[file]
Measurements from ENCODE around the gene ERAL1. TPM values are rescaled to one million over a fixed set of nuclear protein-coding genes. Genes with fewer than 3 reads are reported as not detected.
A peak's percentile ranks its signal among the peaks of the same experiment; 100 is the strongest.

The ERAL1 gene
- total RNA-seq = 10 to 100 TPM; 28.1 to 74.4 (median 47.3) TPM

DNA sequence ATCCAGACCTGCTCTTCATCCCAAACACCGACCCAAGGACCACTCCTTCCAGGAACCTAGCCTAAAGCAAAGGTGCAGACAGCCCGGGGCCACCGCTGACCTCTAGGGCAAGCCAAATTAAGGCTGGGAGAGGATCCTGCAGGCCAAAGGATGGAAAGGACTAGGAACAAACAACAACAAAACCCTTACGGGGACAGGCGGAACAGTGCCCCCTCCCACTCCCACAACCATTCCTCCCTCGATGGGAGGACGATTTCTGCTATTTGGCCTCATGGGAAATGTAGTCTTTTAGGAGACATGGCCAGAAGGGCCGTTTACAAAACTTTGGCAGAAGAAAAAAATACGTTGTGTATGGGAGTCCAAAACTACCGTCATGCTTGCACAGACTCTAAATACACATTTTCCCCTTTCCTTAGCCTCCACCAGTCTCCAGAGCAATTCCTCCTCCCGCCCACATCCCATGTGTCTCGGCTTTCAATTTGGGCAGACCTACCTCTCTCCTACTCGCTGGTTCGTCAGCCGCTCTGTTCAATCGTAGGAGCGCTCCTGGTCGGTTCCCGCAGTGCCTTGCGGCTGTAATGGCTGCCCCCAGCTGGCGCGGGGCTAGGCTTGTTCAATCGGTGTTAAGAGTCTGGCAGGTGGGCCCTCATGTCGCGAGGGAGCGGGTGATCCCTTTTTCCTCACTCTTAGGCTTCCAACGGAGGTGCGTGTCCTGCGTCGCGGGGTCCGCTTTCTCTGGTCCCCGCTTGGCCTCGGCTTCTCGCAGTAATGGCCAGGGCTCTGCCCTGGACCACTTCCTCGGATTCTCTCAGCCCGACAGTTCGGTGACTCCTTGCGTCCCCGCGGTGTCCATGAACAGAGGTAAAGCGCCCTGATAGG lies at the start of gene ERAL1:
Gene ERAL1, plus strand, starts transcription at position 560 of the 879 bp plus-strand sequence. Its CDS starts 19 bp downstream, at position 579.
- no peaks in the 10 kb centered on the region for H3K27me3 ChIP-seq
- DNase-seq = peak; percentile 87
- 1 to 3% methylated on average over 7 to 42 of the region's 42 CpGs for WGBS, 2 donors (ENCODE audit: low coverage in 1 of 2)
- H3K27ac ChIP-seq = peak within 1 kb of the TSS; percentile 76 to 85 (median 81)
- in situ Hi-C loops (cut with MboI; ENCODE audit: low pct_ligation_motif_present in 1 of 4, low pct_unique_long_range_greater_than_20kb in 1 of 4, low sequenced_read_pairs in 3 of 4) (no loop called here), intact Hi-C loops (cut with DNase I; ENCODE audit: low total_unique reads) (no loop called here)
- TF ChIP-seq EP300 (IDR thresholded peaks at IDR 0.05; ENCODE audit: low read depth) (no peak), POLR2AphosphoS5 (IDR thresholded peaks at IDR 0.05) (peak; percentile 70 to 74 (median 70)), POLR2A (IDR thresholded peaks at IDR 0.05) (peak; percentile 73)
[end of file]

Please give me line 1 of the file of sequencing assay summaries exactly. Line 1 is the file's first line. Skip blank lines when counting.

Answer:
Measurements from ENCODE around the gene ERAL1. TPM values are rescaled to one million over a fixed set of nuclear protein-coding genes. Genes with fewer than 3 reads are reported as not detected.